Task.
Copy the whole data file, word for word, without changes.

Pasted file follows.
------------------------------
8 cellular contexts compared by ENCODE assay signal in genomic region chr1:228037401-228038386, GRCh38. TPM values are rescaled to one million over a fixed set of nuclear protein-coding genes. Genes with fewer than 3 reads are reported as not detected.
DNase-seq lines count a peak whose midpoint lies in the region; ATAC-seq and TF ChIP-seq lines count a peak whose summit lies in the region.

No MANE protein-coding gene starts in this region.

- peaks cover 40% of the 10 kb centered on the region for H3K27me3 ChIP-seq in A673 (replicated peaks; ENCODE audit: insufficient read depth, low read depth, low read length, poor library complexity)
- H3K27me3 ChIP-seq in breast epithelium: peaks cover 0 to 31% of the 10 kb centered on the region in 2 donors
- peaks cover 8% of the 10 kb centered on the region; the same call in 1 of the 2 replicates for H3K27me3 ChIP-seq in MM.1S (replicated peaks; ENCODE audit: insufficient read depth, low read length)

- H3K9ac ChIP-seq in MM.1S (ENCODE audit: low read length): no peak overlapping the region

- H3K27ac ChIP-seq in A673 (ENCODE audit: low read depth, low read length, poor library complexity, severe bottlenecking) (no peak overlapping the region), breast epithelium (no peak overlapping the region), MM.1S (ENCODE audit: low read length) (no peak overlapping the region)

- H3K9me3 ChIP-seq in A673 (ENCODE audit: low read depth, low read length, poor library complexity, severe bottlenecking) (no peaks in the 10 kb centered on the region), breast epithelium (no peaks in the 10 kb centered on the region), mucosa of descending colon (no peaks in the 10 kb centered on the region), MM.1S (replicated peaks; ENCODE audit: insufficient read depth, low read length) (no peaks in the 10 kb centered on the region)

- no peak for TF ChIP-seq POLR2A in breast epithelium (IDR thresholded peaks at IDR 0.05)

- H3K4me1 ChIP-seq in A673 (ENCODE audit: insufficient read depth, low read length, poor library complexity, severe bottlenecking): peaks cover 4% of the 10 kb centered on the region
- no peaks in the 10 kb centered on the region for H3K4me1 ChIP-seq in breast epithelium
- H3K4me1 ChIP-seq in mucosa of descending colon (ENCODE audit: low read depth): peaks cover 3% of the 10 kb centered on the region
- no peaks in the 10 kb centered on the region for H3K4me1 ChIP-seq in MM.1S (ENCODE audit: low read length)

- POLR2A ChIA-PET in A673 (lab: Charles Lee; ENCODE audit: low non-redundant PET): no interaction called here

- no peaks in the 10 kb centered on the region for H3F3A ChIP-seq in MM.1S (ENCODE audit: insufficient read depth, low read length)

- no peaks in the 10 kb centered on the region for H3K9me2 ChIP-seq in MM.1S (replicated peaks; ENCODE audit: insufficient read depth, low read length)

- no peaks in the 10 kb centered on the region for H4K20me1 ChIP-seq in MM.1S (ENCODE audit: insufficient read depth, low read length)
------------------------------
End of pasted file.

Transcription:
8 cellular contexts compared by ENCODE assay signal in genomic region chr1:228037401-228038386, GRCh38. TPM values are rescaled to one million over a fixed set of nuclear protein-coding genes. Genes with fewer than 3 reads are reported as not detected.
DNase-seq lines count a peak whose midpoint lies in the region; ATAC-seq and TF ChIP-seq lines count a peak whose summit lies in the region.

No MANE protein-coding gene starts in this region.

- peaks cover 40% of the 10 kb centered on the region for H3K27me3 ChIP-seq in A673 (replicated peaks; ENCODE audit: insufficient read depth, low read depth, low read length, poor library complexity)
- H3K27me3 ChIP-seq in breast epithelium: peaks cover 0 to 31% of the 10 kb centered on the region in 2 donors
- peaks cover 8% of the 10 kb centered on the region; the same call in 1 of the 2 replicates for H3K27me3 ChIP-seq in MM.1S (replicated peaks; ENCODE audit: insufficient read depth, low read length)

- H3K9ac ChIP-seq in MM.1S (ENCODE audit: low read length): no peak overlapping the region

- H3K27ac ChIP-seq in A673 (ENCODE audit: low read depth, low read length, poor library complexity, severe bottlenecking) (no peak overlapping the region), breast epithelium (no peak overlapping the region), MM.1S (ENCODE audit: low read length) (no peak overlapping the region)

- H3K9me3 ChIP-seq in A673 (ENCODE audit: low read depth, low read length, poor library complexity, severe bottlenecking) (no peaks in the 10 kb centered on the region), breast epithelium (no peaks in the 10 kb centered on the region), mucosa of descending colon (no peaks in the 10 kb centered on the region), MM.1S (replicated peaks; ENCODE audit: insufficient read depth, low read length) (no peaks in the 10 kb centered on the region)

- no peak for TF ChIP-seq POLR2A in breast epithelium (IDR thresholded peaks at IDR 0.05)

- H3K4me1 ChIP-seq in A673 (ENCODE audit: insufficient read depth, low read length, poor library complexity, severe bottlenecking): peaks cover 4% of the 10 kb centered on the region
- no peaks in the 10 kb centered on the region for H3K4me1 ChIP-seq in breast epithelium
- H3K4me1 ChIP-seq in mucosa of descending colon (ENCODE audit: low read depth): peaks cover 3% of the 10 kb centered on the region
- no peaks in the 10 kb centered on the region for H3K4me1 ChIP-seq in MM.1S (ENCODE audit: low read length)

- POLR2A ChIA-PET in A673 (lab: Charles Lee; ENCODE audit: low non-redundant PET): no interaction called here

- no peaks in the 10 kb centered on the region for H3F3A ChIP-seq in MM.1S (ENCODE audit: insufficient read depth, low read length)

- no peaks in the 10 kb centered on the region for H3K9me2 ChIP-seq in MM.1S (replicated peaks; ENCODE audit: insufficient read depth, low read length)

- no peaks in the 10 kb centered on the region for H4K20me1 ChIP-seq in MM.1S (ENCODE audit: insufficient read depth, low read length)